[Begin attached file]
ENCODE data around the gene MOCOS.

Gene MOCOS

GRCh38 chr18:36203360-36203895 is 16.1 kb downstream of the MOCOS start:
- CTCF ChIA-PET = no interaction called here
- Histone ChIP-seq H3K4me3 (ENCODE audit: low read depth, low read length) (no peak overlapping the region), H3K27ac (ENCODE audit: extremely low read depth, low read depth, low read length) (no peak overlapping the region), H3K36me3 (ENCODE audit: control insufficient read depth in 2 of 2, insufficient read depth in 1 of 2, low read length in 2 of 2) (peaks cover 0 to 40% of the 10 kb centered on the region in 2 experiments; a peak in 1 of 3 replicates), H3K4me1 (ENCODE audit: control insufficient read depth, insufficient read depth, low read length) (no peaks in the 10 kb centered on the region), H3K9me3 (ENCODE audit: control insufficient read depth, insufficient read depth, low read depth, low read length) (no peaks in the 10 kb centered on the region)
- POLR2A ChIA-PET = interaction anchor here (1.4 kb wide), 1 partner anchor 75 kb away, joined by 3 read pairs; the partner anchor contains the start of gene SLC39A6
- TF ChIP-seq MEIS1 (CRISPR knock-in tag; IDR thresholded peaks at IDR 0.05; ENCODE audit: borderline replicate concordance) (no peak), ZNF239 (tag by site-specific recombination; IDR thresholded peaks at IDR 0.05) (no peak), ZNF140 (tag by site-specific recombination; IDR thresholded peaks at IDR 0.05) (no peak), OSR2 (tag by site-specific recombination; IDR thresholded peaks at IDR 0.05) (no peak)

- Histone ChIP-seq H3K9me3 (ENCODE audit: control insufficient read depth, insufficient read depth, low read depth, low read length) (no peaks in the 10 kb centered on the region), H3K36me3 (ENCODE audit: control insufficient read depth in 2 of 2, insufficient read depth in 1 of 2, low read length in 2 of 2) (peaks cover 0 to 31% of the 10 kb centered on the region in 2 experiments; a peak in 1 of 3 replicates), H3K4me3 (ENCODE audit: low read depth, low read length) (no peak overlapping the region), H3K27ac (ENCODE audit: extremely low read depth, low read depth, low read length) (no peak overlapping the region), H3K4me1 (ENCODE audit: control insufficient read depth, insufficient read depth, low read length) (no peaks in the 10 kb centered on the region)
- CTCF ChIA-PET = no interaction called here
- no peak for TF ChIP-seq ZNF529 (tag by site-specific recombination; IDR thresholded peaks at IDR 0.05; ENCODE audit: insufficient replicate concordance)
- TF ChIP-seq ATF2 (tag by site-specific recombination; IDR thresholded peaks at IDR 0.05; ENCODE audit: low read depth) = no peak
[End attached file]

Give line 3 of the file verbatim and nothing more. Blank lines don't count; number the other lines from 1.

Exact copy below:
GRCh38 chr18:36203360-36203895 is 16.1 kb downstream of the MOCOS start: